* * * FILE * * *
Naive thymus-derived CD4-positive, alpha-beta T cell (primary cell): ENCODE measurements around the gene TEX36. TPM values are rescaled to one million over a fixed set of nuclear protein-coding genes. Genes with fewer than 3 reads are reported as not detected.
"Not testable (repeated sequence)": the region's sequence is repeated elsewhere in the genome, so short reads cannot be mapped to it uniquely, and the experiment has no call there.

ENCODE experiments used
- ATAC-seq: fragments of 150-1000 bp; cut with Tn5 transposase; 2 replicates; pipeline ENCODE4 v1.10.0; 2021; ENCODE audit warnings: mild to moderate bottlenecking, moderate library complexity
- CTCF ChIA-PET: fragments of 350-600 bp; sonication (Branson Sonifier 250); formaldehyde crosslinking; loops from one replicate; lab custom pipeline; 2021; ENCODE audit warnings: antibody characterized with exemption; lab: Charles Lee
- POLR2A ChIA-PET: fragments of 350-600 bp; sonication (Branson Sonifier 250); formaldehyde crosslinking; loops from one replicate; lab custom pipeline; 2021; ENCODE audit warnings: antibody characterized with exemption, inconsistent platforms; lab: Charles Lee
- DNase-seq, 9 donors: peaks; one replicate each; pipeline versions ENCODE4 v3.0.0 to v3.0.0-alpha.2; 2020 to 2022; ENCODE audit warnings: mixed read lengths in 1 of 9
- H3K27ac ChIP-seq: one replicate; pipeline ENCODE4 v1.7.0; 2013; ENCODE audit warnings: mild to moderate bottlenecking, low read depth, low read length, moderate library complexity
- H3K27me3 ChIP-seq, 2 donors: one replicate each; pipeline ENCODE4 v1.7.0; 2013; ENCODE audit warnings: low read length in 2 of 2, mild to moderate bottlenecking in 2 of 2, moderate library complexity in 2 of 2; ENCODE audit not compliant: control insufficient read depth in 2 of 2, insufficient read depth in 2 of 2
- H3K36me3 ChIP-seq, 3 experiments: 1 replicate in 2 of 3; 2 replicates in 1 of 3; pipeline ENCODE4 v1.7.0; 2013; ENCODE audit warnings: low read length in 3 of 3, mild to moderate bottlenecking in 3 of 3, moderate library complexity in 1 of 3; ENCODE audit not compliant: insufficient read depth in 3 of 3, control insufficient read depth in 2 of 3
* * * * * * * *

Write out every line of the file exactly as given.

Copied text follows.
Naive thymus-derived CD4-positive, alpha-beta T cell (primary cell): ENCODE measurements around the gene TEX36. TPM values are rescaled to one million over a fixed set of nuclear protein-coding genes. Genes with fewer than 3 reads are reported as not detected.
"Not testable (repeated sequence)": the region's sequence is repeated elsewhere in the genome, so short reads cannot be mapped to it uniquely, and the experiment has no call there.

ENCODE experiments used
- ATAC-seq: fragments of 150-1000 bp; cut with Tn5 transposase; 2 replicates; pipeline ENCODE4 v1.10.0; 2021; ENCODE audit warnings: mild to moderate bottlenecking, moderate library complexity
- CTCF ChIA-PET: fragments of 350-600 bp; sonication (Branson Sonifier 250); formaldehyde crosslinking; loops from one replicate; lab custom pipeline; 2021; ENCODE audit warnings: antibody characterized with exemption; lab: Charles Lee
- POLR2A ChIA-PET: fragments of 350-600 bp; sonication (Branson Sonifier 250); formaldehyde crosslinking; loops from one replicate; lab custom pipeline; 2021; ENCODE audit warnings: antibody characterized with exemption, inconsistent platforms; lab: Charles Lee
- DNase-seq, 9 donors: peaks; one replicate each; pipeline versions ENCODE4 v3.0.0 to v3.0.0-alpha.2; 2020 to 2022; ENCODE audit warnings: mixed read lengths in 1 of 9
- H3K27ac ChIP-seq: one replicate; pipeline ENCODE4 v1.7.0; 2013; ENCODE audit warnings: mild to moderate bottlenecking, low read depth, low read length, moderate library complexity
- H3K27me3 ChIP-seq, 2 donors: one replicate each; pipeline ENCODE4 v1.7.0; 2013; ENCODE audit warnings: low read length in 2 of 2, mild to moderate bottlenecking in 2 of 2, moderate library complexity in 2 of 2; ENCODE audit not compliant: control insufficient read depth in 2 of 2, insufficient read depth in 2 of 2
- H3K36me3 ChIP-seq, 3 experiments: 1 replicate in 2 of 3; 2 replicates in 1 of 3; pipeline ENCODE4 v1.7.0; 2013; ENCODE audit warnings: low read length in 3 of 3, mild to moderate bottlenecking in 3 of 3, moderate library complexity in 1 of 3; ENCODE audit not compliant: insufficient read depth in 3 of 3, control insufficient read depth in 2 of 3